[The claimant] completed conservative therapy for the compensable injuries. Specifically, uncomplicated left knee contusion and left leg contusion resolve with the passage of time requiring ice and elevation. A lumbar strain is a soft tissue injury which heals without treatment in four to six weeks. Although I do not believe the MRI findings in the left shoulder were sustained in the work-related event, the active range of motion [ROM] demonstrated by the [claimant] is non-physiologic and implausible from an orthopedic standpoint based on thousands of examinations performed personally. There is no objective evidence of injury to the left shoulder in the records just after the work-related fall. Moreover, the MRI findings in the left shoulder, if caused by the fall, would have been more painful within seconds of the fall than the other compensable injuries based on reasonable medical probability.

Dr. L assigned 0% IR because he found the claimant’s ROM recorded in a previous designated doctor examination closer in time to MMI to be invalid.

The ALJ stated in her discussion that Dr. L “persuasively noted his concerns regarding [the] [c]laimant’s complaint levels as exaggerating his movements to his left shoulder,” and that Dr. L noted numerous times that the claimant’s active left shoulder ROM is “non-physiologic and implausible from an orthopedic standpoint.” The ALJ concluded that as there was no other certification to adopt, the preponderance of the other medical evidence is not contrary to Dr. L’s certification.

However, Dr. L’s narrative report reflecting his opinion that the claimant reached MMI on June 15, 2019, does not consider the pending treatment for the claimant’s complex tear of the superior glenoid labrum and the partial tear of the supraspinatus tendon of the left shoulder, both of which have been determined to be part of the compensable injury. In evidence are numerous medical records discussing recommended treatment for these two conditions.

On May 15, 2019, (Dr. A), a doctor with whom the claimant treated, noted the claimant had completed six physical therapy sessions and left shoulder movements were painful with decreased ROM. On May 29, 2019, Dr. A noted an initial encounter for a superior glenoid labrum lesion of the left shoulder, and referred the claimant to an orthopedic surgeon for a surgical opinion on a labrum tear and supraspinatus tear.  On June 7, 2019, Dr. A noted the claimant had seen an orthopedic surgeon on the previous day and surgery was planned for June 28, 2019.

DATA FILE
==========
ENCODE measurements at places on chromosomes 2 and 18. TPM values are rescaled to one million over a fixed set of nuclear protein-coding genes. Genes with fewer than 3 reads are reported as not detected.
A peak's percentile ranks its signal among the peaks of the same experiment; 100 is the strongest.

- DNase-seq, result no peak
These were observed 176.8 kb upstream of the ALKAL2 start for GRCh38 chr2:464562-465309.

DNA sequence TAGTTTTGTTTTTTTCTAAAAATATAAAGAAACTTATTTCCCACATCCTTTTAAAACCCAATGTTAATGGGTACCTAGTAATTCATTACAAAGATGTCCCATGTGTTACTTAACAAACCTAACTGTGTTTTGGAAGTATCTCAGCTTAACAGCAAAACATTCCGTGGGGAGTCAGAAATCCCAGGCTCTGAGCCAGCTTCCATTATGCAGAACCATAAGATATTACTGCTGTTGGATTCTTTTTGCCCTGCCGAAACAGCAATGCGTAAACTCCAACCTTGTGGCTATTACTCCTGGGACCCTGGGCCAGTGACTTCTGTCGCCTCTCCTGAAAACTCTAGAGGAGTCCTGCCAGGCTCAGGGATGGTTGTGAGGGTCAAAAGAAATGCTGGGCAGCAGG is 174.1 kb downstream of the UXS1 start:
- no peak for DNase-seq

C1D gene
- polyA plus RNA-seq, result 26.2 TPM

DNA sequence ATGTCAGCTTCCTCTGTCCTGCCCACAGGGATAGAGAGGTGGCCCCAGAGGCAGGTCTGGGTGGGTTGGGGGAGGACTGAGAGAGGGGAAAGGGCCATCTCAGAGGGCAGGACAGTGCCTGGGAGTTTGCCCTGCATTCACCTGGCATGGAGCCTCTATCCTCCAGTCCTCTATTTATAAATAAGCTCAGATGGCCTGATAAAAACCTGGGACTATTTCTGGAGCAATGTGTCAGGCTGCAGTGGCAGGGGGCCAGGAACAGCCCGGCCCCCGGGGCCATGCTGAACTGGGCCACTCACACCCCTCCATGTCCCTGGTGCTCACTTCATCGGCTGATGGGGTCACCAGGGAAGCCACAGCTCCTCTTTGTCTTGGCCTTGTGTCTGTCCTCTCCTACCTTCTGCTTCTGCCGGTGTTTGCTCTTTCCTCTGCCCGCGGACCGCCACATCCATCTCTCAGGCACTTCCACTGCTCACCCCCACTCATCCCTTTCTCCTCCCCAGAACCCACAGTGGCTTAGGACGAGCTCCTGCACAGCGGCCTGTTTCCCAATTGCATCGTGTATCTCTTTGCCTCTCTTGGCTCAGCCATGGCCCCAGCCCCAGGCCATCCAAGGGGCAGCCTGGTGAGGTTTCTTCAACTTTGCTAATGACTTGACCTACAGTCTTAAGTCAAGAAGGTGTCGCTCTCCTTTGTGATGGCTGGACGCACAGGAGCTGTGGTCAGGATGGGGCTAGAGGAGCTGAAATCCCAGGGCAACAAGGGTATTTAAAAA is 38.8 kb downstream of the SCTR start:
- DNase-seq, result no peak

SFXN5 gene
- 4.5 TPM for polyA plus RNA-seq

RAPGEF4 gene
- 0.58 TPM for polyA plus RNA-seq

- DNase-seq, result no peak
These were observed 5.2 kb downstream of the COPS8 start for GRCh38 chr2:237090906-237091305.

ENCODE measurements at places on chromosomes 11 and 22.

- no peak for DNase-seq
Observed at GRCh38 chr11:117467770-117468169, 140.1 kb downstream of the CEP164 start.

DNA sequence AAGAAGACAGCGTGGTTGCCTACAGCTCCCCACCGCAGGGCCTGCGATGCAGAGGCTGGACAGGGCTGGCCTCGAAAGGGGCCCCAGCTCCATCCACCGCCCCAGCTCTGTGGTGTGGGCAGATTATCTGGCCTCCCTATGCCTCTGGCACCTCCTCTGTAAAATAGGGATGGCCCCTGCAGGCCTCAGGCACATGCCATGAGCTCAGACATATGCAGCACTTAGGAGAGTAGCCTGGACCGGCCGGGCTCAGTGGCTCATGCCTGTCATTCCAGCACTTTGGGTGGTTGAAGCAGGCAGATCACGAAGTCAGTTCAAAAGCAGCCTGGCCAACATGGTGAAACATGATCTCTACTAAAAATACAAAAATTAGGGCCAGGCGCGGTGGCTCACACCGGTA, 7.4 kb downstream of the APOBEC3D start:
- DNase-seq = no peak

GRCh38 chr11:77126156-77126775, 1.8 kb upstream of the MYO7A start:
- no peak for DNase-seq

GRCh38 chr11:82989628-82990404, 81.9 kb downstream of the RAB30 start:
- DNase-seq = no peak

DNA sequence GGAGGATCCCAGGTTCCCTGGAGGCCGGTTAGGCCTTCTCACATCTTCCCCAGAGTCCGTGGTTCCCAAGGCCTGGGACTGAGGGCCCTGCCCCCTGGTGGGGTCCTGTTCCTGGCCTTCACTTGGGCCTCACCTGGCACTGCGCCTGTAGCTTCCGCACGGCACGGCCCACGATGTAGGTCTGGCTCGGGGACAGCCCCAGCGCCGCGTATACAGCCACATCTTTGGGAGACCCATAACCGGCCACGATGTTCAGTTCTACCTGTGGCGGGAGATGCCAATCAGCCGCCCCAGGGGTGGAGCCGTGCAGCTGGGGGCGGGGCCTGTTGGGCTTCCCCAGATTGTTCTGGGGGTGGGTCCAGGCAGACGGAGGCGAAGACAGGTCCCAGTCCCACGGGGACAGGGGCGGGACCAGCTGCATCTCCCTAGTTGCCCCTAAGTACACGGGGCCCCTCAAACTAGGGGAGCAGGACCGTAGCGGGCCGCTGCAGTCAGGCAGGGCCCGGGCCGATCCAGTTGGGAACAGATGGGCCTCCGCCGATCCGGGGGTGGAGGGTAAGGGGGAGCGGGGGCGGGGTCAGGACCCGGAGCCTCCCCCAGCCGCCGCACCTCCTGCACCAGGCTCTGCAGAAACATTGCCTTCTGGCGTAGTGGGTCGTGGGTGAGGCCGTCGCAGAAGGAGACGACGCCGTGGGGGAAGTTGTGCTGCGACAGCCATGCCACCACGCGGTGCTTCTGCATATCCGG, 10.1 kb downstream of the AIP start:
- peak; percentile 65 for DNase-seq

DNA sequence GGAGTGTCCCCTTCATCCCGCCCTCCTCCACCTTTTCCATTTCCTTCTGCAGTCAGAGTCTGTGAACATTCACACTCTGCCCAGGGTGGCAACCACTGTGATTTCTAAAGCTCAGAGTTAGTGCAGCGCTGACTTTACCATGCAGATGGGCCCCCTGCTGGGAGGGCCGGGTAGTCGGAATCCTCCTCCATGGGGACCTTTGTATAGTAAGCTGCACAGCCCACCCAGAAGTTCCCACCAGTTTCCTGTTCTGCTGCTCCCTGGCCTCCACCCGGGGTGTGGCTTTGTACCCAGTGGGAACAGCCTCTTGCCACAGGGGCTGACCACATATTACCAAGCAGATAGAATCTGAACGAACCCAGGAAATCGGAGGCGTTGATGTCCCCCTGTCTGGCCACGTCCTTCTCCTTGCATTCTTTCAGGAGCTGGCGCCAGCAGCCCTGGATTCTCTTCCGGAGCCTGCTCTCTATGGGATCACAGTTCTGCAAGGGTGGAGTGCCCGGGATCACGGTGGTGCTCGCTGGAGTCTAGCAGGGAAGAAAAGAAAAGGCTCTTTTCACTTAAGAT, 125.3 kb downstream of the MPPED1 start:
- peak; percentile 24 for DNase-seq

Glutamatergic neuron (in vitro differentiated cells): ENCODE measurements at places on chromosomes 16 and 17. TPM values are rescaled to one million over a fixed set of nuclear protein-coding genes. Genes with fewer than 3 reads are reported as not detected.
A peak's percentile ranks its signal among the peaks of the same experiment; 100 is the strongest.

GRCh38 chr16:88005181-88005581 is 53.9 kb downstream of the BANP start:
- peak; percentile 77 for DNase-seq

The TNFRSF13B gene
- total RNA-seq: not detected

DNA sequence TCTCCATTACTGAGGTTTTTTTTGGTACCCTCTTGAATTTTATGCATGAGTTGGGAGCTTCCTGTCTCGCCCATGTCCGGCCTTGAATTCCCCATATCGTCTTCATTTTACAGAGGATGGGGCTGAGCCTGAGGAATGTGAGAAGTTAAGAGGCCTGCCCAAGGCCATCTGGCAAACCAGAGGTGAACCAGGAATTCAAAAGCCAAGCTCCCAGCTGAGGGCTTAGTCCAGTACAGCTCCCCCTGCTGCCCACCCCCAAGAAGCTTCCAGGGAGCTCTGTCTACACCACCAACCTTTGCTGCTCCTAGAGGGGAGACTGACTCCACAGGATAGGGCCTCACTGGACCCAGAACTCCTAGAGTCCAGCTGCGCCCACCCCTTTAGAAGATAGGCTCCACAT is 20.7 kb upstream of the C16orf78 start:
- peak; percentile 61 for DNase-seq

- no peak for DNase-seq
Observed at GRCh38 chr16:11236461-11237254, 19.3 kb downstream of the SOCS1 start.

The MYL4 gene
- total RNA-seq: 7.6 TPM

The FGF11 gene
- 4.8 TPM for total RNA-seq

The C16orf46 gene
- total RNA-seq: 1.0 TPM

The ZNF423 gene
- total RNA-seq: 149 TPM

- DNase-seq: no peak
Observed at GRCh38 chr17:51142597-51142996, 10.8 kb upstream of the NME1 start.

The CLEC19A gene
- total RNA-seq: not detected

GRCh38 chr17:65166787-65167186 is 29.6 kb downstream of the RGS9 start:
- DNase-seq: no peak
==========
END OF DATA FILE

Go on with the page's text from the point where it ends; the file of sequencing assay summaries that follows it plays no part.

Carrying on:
On June 6, 2019, (Dr. V), an orthopedic surgeon, saw the claimant and noted a diagnosis of superior glenoid labrum lesion of the left shoulder. Dr. V opined that “since non operative measures have not given lasting relief and pain persists, arthroscopy with rotator cuff repair and all other indicated procedures of the involved shoulder was advised.” A physical therapy record dated June 14, 2019, noted the claimant’s progression in therapy had been minimal due to pain intensity and limited ability to perform activities due to restrictions and pending surgery for the left shoulder.

On July 16, 2019, (Dr. R), another doctor with whom the claimant treated, noted a diagnosis of a superior glenoid labrum lesion of the left shoulder, and that Dr. V saw the claimant and recommended surgery for the claimant’s left shoulder. Dr. R also noted that another physical therapy referral was given that day for continuation of therapy.

In a report dated April 27, 2021, (Dr. H), the post-designated doctor required medical examination (RME) doctor, opined that, regarding the superior glenoid labrum lesion of the left shoulder and supraspinatus tear of the left shoulder, the claimant reached MMI on April 25, 2021, the statutory date of MMI (we note the correct statutory date of MMI is April 22, 2021), because the claimant has severe limitation of motion of the left shoulder. Dr. H further opined “[i]t is unfortunate that [the claimant] has not had approval for shoulder surgery.”

The medical records reflect the recommended left shoulder surgery was for a condition that is part of the compensable injury, and Dr. L did not consider the recommended treatment for the compensable injury. We hold that the ALJ’s determination that the claimant reached MMI on June 15, 2019, based on Dr. L’s certification is against the great weight and preponderance of the evidence. We therefore reverse the ALJ’s determination that the claimant reached MMI on June 15, 2019. Because we have reversed the ALJ’s determination of MMI, we also reverse the ALJ’s determination that the claimant’s IR is 0%.  

There are numerous other certifications in evidence from various doctors. Several of these doctors certified the claimant had not reached MMI. As previously discussed, we have affirmed the ALJ’s determination that the statutory date of MMI is April 22, 2021; therefore, a certification that the claimant has not reached MMI cannot be adopted in this case.  See Appeals Panel Decision (APD) 131554, decided September 3, 2013.  Certifications that the claimant had not reached MMI in evidence include (Dr. M), a previously assigned designated doctor, on September 23, 2019; (Dr. T), another previously assigned designated doctor, on August 7, 2020; and Dr. H, the post-designated doctor RME doctor, on January 9, 2020. None of these certifications can be adopted.